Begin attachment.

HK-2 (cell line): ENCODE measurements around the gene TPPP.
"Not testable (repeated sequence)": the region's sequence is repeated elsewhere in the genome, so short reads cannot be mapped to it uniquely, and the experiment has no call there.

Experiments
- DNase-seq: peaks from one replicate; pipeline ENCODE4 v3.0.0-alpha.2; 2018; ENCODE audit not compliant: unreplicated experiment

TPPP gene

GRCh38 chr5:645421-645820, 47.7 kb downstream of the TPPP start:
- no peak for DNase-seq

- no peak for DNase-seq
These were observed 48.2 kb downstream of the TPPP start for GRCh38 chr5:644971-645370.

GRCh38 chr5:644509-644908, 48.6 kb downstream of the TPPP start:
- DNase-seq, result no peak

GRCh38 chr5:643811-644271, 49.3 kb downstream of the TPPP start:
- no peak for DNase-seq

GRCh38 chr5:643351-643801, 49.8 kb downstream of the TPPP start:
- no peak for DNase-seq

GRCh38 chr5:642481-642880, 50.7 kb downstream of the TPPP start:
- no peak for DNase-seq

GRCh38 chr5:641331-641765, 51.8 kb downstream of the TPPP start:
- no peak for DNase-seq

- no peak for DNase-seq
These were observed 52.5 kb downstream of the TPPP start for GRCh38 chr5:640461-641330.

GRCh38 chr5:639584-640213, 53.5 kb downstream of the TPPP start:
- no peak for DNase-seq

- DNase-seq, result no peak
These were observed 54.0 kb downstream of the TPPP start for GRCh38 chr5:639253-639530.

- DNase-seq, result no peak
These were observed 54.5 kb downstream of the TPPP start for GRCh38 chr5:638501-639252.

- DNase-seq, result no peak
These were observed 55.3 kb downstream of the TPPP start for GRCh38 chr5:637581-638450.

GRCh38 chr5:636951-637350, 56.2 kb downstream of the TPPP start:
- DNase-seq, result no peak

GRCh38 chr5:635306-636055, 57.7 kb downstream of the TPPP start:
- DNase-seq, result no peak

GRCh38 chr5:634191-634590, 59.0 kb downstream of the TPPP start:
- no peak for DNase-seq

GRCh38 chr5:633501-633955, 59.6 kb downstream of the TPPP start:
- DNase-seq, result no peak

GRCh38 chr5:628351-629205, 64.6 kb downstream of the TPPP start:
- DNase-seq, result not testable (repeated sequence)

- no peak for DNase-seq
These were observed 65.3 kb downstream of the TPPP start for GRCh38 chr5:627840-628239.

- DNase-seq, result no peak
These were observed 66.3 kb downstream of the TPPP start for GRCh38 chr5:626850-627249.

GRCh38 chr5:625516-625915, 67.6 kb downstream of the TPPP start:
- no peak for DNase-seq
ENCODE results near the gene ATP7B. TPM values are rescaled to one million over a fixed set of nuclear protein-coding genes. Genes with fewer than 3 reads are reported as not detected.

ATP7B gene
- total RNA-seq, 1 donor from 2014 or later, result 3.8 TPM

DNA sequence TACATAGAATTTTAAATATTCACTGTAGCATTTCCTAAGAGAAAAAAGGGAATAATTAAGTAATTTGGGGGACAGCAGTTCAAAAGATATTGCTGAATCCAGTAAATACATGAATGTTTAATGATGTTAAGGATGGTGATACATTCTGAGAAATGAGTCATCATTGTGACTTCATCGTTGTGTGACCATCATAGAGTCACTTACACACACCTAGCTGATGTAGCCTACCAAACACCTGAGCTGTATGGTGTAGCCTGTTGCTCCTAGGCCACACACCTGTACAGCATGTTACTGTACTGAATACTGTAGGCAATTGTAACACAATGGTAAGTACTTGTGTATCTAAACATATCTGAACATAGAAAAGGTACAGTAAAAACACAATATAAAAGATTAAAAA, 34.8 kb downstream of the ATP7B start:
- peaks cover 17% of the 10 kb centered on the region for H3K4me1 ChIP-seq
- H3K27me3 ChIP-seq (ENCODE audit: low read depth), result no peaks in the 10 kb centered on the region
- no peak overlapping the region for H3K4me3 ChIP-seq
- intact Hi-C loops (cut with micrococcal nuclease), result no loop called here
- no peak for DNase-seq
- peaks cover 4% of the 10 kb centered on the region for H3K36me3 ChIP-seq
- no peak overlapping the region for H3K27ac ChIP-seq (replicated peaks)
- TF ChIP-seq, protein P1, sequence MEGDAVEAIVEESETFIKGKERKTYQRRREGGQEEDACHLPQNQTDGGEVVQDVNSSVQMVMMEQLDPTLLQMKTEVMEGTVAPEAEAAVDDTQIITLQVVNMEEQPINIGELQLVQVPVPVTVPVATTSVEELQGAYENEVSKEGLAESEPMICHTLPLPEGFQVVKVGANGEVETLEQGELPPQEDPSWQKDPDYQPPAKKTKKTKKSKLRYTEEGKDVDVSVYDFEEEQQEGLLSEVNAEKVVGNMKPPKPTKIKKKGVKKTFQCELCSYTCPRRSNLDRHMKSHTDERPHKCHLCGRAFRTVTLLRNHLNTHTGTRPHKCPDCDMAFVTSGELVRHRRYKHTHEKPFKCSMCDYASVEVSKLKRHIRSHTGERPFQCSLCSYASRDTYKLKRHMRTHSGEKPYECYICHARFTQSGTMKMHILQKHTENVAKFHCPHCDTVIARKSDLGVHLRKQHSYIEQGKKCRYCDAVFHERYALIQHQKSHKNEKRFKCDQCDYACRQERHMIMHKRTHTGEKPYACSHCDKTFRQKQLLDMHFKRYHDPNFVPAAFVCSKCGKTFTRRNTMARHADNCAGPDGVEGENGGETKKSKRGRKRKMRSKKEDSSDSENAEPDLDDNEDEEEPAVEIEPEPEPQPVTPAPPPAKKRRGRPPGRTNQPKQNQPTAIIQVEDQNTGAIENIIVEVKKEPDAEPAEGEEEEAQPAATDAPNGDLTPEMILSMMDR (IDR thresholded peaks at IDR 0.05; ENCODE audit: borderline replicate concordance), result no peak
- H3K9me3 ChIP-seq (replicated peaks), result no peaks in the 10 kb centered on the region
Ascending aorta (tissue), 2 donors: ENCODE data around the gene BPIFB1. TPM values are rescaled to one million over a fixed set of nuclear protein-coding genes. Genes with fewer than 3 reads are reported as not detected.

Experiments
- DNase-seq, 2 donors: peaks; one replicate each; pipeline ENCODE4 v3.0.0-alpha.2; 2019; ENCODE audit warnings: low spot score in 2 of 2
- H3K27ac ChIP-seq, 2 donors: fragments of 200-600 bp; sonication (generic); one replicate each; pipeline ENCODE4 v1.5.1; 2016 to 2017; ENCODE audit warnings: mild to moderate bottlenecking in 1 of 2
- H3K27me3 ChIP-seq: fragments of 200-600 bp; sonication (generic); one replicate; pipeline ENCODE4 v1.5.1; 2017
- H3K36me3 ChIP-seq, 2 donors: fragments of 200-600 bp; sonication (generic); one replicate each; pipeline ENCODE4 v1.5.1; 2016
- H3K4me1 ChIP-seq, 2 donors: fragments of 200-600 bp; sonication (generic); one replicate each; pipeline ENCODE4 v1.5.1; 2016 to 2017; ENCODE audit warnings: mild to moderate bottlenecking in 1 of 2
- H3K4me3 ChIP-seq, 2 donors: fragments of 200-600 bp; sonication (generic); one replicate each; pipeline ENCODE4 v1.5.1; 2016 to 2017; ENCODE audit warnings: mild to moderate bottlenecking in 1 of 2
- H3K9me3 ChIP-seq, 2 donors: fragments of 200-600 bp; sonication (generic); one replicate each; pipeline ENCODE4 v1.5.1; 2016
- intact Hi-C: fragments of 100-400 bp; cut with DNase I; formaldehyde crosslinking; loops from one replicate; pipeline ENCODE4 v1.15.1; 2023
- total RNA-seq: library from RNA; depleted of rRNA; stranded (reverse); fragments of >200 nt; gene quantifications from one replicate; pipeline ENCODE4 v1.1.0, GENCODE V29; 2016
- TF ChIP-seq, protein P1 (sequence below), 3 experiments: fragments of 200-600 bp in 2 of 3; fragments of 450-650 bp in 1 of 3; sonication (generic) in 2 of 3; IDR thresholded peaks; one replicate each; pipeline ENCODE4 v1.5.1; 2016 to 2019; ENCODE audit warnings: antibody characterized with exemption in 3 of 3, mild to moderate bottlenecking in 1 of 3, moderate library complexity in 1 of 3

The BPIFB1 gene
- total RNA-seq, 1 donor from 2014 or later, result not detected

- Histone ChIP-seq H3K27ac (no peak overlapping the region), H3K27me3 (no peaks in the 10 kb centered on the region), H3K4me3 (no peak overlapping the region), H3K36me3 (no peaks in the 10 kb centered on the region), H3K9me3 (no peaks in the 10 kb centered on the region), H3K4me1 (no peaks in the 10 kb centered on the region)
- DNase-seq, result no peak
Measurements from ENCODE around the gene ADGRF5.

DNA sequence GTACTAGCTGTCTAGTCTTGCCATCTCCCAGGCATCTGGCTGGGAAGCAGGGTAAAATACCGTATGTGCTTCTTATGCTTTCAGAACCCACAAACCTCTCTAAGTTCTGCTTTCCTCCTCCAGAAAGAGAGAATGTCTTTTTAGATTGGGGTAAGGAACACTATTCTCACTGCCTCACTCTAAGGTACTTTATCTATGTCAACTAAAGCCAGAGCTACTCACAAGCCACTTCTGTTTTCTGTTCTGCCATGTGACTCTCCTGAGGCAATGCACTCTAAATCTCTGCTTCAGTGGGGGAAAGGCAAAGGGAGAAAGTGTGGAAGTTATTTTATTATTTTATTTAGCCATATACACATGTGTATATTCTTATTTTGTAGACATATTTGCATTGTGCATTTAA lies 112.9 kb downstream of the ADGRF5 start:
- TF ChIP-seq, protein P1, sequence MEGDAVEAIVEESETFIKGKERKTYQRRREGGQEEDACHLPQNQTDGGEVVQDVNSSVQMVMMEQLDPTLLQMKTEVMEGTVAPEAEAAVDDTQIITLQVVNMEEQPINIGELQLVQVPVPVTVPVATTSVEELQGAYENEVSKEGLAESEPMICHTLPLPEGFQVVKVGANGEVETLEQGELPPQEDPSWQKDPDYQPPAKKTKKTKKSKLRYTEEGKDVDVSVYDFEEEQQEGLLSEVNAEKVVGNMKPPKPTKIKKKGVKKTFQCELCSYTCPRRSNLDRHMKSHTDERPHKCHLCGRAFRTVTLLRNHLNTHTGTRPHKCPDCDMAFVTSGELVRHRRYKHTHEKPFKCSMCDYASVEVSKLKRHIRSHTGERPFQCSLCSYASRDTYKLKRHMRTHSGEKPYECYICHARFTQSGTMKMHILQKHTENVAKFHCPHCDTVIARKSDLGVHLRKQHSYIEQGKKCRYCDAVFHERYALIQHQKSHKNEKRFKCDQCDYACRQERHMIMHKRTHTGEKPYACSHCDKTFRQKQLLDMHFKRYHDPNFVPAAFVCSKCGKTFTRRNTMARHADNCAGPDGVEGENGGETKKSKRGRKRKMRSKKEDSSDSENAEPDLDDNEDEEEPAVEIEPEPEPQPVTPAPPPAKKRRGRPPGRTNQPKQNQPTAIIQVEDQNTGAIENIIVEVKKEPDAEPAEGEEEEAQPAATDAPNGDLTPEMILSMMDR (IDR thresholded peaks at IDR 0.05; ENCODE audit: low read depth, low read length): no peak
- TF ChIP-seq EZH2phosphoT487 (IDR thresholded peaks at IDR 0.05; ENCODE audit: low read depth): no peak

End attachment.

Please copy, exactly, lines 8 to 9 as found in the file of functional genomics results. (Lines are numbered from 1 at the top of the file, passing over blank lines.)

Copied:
- no peak for DNase-seq
These were observed 48.2 kb downstream of the TPPP start for GRCh38 chr5:644971-645370.